Toronto poet Dionne Brand has won the Griffin Poetry Prize for her narrative poem Ossuaries.
Brand won the $65,000 prize — Canada's richest poetry prize and the world's largest prize for a single poetry collection in English — at a gala in downtown Toronto Wednesday night. Brand and each finalist also earned $10,000 for participating in the readings the night before the prize gala.
In her acceptance speech last night, Brand thanked all the poets who have inspired her, invoking the names of more than 20, ranging from Elizabeth Bishop and Milton Acorn to Keats, Shelley and Bob Marley.
"I wanted to thank some people on this little paper who kept me company through the time that I've been writing since I was 17 or so," she said, before reading the list of her favourite poets.
The win "means a great deal to me because it means that what I've been sort of doing in my room for any number of decades has found a kind of affinity somewhere," Brand said after the ceremony.
The judges' citiation said that Brand "has constructed a long poem, which is not a traditional seamless epic, nor a Poundian extended collage, but something else that seems quite new."
"Brand’s innovation on Ossuaries calls forth an entirely new sort of reading. The book is a triumph," the judges wrote.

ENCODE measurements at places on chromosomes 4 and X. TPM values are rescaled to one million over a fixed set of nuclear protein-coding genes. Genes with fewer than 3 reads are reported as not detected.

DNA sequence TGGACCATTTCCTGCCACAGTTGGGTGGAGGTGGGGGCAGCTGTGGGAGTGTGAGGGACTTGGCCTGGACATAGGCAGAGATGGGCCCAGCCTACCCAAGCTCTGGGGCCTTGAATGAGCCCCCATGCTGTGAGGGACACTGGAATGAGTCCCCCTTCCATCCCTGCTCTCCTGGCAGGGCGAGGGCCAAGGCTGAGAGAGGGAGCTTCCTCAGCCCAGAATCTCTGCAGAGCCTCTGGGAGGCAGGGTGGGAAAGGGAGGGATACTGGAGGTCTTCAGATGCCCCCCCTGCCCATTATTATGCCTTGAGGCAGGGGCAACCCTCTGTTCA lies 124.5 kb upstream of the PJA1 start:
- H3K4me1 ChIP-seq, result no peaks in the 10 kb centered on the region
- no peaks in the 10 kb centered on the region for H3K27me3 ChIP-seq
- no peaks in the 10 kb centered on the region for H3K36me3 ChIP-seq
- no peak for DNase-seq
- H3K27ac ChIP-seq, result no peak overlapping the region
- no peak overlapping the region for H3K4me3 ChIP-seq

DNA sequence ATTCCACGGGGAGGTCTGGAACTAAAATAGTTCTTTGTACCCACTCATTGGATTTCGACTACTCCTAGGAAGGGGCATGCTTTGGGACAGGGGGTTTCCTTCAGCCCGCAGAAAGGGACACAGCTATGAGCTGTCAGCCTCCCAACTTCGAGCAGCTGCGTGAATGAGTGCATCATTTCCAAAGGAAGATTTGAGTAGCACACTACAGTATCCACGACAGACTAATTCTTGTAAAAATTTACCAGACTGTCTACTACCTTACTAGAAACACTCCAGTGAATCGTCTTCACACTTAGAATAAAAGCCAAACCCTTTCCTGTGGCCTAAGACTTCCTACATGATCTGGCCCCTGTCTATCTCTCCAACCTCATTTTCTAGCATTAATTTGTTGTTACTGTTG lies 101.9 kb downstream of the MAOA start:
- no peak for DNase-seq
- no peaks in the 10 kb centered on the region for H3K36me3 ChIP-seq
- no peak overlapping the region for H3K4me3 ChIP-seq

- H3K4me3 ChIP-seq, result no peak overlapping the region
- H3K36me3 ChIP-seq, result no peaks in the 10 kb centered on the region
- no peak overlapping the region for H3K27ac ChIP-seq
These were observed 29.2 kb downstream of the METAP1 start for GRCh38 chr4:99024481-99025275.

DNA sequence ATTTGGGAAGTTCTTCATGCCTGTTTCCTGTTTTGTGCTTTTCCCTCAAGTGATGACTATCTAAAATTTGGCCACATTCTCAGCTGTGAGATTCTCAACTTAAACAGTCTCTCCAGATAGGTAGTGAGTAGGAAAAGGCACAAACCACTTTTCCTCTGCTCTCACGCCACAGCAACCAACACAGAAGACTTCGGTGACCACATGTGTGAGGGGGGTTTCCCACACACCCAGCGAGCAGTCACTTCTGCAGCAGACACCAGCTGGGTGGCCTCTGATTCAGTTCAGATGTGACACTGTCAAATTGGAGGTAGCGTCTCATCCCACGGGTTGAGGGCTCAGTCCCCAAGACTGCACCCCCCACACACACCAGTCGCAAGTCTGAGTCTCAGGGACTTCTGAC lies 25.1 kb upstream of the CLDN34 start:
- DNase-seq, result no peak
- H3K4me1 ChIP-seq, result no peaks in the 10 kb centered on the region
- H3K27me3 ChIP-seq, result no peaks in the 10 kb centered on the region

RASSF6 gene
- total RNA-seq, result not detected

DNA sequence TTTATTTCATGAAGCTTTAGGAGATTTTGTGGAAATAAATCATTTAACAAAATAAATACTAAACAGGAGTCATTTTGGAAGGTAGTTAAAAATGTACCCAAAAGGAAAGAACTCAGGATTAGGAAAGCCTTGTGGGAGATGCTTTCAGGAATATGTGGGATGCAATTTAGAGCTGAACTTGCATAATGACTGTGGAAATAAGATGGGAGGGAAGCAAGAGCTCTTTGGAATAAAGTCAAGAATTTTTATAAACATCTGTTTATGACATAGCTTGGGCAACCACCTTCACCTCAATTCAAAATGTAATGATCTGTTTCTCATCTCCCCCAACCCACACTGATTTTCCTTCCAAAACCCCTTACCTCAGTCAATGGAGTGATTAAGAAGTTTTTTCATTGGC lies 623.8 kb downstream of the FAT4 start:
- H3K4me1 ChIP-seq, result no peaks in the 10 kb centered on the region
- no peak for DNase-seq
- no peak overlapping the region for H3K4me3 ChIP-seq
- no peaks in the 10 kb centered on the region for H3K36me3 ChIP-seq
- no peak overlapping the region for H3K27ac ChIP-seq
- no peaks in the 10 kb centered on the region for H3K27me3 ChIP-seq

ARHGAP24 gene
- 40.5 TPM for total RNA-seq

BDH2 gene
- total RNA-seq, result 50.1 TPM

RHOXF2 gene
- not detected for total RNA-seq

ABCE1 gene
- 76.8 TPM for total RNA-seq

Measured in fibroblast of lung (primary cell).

In Ossuaries, a novel-length narrative poem, Brand tells the story of an activist named Yasmine who lives in exile and gets caught up in events such as a violent bank robbery.
"I made these ossuaries — these bone cabinets or bone boxes if you will where I wanted to put all of the toxicity of our society so we could kind of look past them," Brand said.
Brand won the Governor General's Award for her 1997 poetry collection Land to Light On and was named Toronto's poet laureate in 2009.
American poet Gjertrud Schnackenberg won the international prize, also worth $65,000, for Heavenly Questions.
She won in a field that included Nobel Prize winning Irish poet Seamus Heaney and Syrian poet Adonis along with Francois Jacqmin of Belgium.
"I come from a far-off land I should say here. Poets are used to thinking of their work as 'love's labours lost' so we don't know what to say on occasions like this, except thank you," Schnackenberg said in her acceptance speech.
She thanked prize founder Scott Griffin for the "sense of fun" the award ceremony and readings brings to poetry.
This is the 11th year for the award, which honours one Canadian and one international poet.